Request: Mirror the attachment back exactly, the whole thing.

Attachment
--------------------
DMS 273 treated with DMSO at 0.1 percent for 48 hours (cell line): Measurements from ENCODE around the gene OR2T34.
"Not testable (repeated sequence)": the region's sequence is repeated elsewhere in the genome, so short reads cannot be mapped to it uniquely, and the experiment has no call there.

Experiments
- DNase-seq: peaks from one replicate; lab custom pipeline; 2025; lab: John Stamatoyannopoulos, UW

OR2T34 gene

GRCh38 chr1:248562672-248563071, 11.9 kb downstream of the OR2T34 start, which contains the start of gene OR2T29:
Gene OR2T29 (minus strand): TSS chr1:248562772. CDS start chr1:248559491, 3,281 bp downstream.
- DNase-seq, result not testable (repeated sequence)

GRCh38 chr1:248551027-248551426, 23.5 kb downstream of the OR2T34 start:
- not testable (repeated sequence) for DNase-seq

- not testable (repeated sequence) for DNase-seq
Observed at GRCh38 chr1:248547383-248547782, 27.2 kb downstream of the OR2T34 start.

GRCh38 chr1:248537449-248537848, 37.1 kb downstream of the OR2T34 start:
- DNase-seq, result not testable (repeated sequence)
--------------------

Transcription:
DMS 273 treated with DMSO at 0.1 percent for 48 hours (cell line): Measurements from ENCODE around the gene OR2T34.
"Not testable (repeated sequence)": the region's sequence is repeated elsewhere in the genome, so short reads cannot be mapped to it uniquely, and the experiment has no call there.

Experiments
- DNase-seq: peaks from one replicate; lab custom pipeline; 2025; lab: John Stamatoyannopoulos, UW

OR2T34 gene

GRCh38 chr1:248562672-248563071, 11.9 kb downstream of the OR2T34 start, which contains the start of gene OR2T29:
Gene OR2T29 (minus strand): TSS chr1:248562772. CDS start chr1:248559491, 3,281 bp downstream.
- DNase-seq, result not testable (repeated sequence)

GRCh38 chr1:248551027-248551426, 23.5 kb downstream of the OR2T34 start:
- not testable (repeated sequence) for DNase-seq

- not testable (repeated sequence) for DNase-seq
Observed at GRCh38 chr1:248547383-248547782, 27.2 kb downstream of the OR2T34 start.

GRCh38 chr1:248537449-248537848, 37.1 kb downstream of the OR2T34 start:
- DNase-seq, result not testable (repeated sequence)